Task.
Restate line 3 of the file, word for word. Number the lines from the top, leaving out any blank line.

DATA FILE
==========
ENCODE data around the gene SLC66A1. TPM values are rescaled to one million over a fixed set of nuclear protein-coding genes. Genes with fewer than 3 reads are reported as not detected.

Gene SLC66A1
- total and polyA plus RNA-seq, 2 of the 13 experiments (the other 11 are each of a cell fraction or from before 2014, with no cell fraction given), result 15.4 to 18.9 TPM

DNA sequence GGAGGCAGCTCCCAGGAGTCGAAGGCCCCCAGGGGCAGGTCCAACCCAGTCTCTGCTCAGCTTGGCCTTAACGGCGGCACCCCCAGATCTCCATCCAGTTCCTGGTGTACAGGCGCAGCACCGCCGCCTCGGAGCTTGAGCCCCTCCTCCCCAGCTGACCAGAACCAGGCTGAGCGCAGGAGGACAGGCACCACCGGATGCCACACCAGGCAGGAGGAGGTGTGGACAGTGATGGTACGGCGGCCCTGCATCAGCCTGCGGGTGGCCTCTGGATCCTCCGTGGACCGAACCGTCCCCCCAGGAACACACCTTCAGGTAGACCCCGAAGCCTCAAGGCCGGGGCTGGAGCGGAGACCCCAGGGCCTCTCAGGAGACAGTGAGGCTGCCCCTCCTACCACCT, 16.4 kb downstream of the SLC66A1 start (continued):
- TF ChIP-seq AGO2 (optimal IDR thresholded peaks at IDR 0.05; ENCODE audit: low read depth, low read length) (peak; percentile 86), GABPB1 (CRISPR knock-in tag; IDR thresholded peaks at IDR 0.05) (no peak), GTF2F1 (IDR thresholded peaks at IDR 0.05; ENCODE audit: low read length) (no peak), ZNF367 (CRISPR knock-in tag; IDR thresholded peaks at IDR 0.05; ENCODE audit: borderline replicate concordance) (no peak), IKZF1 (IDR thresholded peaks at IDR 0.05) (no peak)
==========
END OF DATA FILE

- total and polyA plus RNA-seq, 2 of the 13 experiments (the other 11 are each of a cell fraction or from before 2014, with no cell fraction given), result 15.4 to 18.9 TPM